Copyright © 2014 Albuquerque Journal
SANTA FE – Federal officials who visited New Mexico behavioral health provider sites after a shake-up in the system last year say the number of people receiving services had dropped 23 percent, a figure the state disputed on Wednesday.
The state Human Services Department contended there actually has been an increase in the number of consumers getting services since Arizona companies took over.
The Centers for Medicare & Medicaid Services, which oversees Medicaid and is part of the Department of Health & Human Services, cited the 23 percent figure and called it a concern in a Dec. 24 letter to state officials.
“Currently the number of consumers receiving BH services is 23% less than the number of consumers receiving this service pre-transition,” said the letter from CMS that accompanied the final report on a site visit to New Mexico in September.
It’s the first time federal officials have weighed in on the aftermath of the upheaval in the Medicaid-funded system that treats the mentally ill and addicted.
The report recommended more outreach and communication with behavioral health consumers, especially with the advent of Centennial Care, the state’s revamped Medicaid program under which behavioral health is being overseen by four managed care organizations.
It was not immediately clear how CMS arrived at the 23 percent decrease, what period of time it was referring to, or whether it applied only to the 10 provider sites that CMS visited. The actual report of the site visit didn’t include the 23 percent calculation, and CMS officials couldn’t be reached for comment on Wednesday.
HSD spokesman Matt Kennicott said it was “simply inaccurate.” The HSD supplied information to CMS that showed in May 2013 there were 10,318 people served by the 12 providers that were later replaced by Arizona companies, he said. In November 2013, those successor companies served 12,004 people, according to the HSD.
“It’s very clear that there was an increase,” the spokesman said.
Consumers and their advocates have insisted that the sweeping changes in the system last year resulted in interruptions in service, and CMS said it wanted to identify any problems with access to services or continuity of care.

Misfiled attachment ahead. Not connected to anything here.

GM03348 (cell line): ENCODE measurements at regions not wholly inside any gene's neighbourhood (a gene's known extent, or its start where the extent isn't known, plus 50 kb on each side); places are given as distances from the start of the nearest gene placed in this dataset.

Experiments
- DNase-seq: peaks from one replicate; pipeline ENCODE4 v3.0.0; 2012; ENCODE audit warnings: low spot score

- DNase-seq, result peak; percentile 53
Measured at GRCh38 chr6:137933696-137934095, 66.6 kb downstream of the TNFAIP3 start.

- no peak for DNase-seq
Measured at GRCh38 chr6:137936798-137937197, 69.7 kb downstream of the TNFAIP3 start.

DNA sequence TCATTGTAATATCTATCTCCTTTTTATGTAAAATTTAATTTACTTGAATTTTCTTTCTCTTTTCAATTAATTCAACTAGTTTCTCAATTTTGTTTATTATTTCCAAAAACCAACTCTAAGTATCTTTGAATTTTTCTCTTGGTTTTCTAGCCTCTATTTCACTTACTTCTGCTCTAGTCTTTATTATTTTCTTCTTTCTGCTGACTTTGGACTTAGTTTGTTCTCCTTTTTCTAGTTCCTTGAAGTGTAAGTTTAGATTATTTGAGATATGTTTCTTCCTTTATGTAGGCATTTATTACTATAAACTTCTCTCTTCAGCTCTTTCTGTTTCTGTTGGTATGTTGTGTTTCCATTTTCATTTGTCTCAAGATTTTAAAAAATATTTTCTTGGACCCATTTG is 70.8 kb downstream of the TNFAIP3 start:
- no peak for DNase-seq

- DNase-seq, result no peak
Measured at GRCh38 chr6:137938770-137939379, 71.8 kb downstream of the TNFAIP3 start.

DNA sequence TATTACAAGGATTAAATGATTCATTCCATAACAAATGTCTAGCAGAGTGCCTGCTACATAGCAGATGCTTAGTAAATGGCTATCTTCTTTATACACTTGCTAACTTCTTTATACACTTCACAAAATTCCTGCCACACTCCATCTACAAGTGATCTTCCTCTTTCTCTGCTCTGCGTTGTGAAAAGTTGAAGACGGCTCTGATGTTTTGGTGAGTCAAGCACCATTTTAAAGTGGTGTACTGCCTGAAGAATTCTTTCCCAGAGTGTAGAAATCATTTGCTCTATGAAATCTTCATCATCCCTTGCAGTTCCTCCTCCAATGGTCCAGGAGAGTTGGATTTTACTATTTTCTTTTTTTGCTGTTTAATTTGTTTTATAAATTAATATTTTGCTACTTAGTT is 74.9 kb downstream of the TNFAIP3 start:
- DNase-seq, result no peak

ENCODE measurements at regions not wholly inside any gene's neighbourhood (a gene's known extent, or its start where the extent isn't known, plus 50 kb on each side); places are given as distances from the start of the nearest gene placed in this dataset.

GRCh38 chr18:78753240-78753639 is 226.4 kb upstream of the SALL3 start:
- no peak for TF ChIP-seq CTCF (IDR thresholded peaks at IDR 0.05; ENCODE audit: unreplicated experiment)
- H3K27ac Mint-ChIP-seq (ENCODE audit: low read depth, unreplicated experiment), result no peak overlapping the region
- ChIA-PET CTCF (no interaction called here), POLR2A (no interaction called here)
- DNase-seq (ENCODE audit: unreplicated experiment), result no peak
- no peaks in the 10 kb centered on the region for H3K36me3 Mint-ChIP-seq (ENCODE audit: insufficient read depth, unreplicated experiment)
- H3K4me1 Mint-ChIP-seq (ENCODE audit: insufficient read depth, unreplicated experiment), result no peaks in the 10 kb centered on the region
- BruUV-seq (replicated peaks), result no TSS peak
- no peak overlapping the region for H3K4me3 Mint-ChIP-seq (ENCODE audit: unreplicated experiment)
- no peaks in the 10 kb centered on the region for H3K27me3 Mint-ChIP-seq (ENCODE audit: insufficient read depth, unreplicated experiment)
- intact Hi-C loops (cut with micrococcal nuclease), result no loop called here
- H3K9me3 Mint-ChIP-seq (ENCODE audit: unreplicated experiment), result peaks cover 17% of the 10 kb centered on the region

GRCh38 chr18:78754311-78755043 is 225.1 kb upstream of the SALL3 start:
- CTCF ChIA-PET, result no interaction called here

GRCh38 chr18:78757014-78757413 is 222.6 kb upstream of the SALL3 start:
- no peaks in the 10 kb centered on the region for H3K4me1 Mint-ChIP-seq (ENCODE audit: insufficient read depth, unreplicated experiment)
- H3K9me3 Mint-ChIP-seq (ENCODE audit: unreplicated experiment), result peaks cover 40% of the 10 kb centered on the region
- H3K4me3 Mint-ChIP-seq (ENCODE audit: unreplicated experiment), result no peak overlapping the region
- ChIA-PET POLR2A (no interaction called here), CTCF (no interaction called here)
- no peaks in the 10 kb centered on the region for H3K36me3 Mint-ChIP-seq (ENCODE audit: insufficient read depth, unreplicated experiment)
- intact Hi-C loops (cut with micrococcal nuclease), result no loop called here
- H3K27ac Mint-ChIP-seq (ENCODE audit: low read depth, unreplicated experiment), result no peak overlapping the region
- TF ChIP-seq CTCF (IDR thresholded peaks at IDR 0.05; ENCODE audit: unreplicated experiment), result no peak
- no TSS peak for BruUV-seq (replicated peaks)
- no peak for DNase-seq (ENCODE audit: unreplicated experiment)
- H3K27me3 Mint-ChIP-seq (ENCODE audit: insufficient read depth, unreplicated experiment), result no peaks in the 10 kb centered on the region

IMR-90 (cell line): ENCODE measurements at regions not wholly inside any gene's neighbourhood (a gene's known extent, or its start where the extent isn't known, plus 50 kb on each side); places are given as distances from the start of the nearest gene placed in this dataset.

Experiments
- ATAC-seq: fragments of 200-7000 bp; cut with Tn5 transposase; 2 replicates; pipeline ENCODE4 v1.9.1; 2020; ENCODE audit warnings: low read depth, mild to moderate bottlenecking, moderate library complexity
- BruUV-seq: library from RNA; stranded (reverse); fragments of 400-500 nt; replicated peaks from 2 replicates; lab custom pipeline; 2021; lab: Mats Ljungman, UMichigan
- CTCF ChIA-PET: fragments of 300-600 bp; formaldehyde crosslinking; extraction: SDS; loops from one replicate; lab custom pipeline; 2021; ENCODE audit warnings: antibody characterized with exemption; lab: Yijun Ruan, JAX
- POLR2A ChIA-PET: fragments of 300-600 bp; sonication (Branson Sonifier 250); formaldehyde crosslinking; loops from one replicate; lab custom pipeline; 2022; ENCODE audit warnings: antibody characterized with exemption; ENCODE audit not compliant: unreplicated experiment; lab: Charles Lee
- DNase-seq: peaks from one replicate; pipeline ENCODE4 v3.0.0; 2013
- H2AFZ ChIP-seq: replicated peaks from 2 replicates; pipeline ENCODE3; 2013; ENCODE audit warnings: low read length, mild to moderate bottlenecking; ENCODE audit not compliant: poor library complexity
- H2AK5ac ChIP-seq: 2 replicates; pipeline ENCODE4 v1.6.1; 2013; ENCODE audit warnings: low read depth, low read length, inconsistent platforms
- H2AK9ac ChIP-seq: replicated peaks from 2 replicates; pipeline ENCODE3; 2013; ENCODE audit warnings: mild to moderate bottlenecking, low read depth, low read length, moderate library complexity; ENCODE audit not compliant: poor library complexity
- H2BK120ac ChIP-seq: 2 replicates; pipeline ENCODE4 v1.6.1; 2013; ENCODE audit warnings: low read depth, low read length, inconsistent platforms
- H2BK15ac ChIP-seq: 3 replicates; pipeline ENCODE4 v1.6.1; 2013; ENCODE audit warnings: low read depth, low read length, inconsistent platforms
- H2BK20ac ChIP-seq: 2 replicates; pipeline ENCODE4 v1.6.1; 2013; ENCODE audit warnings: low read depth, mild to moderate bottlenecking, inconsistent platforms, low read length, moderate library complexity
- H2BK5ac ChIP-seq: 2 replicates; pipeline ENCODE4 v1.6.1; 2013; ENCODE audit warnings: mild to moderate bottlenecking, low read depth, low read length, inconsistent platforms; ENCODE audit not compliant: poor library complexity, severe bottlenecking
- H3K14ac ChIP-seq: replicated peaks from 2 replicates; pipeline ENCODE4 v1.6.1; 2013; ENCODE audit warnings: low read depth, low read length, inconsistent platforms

The system was upended when the administration of Gov. Susana Martinez halted Medicaid funding to 15 nonprofits in June 2013, saying an audit had shown overbilling and possible fraud. Twelve of the 15 providers were replaced by Arizona companies brought in by HSD.
CMS said it identified several areas that were affecting care for new and continuing patients.
The availability of school-based behavioral management services for children was reduced because some required agreements between school districts and new behavioral health providers hadn’t been implemented, the report said.
“Currently the number of consumers receiving (school-based) BMS services is between 28% to 59% less than the number of consumers receiving this service pre-transition,” the Dec. 24 letter from CMS said.
The letter went on to say that “some of this decrease was related to over-prescription of these services to individuals that may not need the service or the amount of service provided.”
The HSD has told federal officials that some providers were flagged for overutilization of some services, including BMS. It said in a Feb. 17 letter to CMS that it “expected a decrease in BMS as it became managed in a more clinically appropriate manner by the incoming agencies.”
The HSD also has told federal officials that the necessary agreements between school districts and behavioral health agencies have since been completed and are in place.
The HSD referred the 15 providers to the Attorney General’s Office to investigate possible fraud. Thus far, one provider has been cleared of fraud and the other 14 reports are pending.